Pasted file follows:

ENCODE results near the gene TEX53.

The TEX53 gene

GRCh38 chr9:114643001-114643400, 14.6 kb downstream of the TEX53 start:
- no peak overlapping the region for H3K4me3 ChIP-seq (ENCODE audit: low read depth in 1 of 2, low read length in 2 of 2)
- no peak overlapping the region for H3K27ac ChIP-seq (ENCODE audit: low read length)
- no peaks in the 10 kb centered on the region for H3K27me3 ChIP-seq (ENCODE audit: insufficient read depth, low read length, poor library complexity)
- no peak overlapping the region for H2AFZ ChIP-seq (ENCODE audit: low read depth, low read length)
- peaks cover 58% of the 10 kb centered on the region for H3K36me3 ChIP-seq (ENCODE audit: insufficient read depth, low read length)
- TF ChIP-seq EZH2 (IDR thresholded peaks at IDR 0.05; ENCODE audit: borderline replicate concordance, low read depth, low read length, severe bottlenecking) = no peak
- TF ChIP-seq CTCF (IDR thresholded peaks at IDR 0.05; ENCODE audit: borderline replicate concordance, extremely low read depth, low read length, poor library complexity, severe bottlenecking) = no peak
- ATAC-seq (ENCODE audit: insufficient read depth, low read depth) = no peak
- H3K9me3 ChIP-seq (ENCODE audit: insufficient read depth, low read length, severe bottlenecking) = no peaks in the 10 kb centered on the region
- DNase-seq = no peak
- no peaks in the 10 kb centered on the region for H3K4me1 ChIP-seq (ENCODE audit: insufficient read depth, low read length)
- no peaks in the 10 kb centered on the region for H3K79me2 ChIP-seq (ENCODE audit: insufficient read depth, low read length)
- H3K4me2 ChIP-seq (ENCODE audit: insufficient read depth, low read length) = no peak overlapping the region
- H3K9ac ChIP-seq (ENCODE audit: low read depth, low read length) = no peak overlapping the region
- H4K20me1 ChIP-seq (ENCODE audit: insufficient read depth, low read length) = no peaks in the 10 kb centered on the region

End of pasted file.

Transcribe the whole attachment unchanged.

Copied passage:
ENCODE results near the gene TEX53.

The TEX53 gene

GRCh38 chr9:114643001-114643400, 14.6 kb downstream of the TEX53 start:
- no peak overlapping the region for H3K4me3 ChIP-seq (ENCODE audit: low read depth in 1 of 2, low read length in 2 of 2)
- no peak overlapping the region for H3K27ac ChIP-seq (ENCODE audit: low read length)
- no peaks in the 10 kb centered on the region for H3K27me3 ChIP-seq (ENCODE audit: insufficient read depth, low read length, poor library complexity)
- no peak overlapping the region for H2AFZ ChIP-seq (ENCODE audit: low read depth, low read length)
- peaks cover 58% of the 10 kb centered on the region for H3K36me3 ChIP-seq (ENCODE audit: insufficient read depth, low read length)
- TF ChIP-seq EZH2 (IDR thresholded peaks at IDR 0.05; ENCODE audit: borderline replicate concordance, low read depth, low read length, severe bottlenecking) = no peak
- TF ChIP-seq CTCF (IDR thresholded peaks at IDR 0.05; ENCODE audit: borderline replicate concordance, extremely low read depth, low read length, poor library complexity, severe bottlenecking) = no peak
- ATAC-seq (ENCODE audit: insufficient read depth, low read depth) = no peak
- H3K9me3 ChIP-seq (ENCODE audit: insufficient read depth, low read length, severe bottlenecking) = no peaks in the 10 kb centered on the region
- DNase-seq = no peak
- no peaks in the 10 kb centered on the region for H3K4me1 ChIP-seq (ENCODE audit: insufficient read depth, low read length)
- no peaks in the 10 kb centered on the region for H3K79me2 ChIP-seq (ENCODE audit: insufficient read depth, low read length)
- H3K4me2 ChIP-seq (ENCODE audit: insufficient read depth, low read length) = no peak overlapping the region
- H3K9ac ChIP-seq (ENCODE audit: low read depth, low read length) = no peak overlapping the region
- H4K20me1 ChIP-seq (ENCODE audit: insufficient read depth, low read length) = no peaks in the 10 kb centered on the region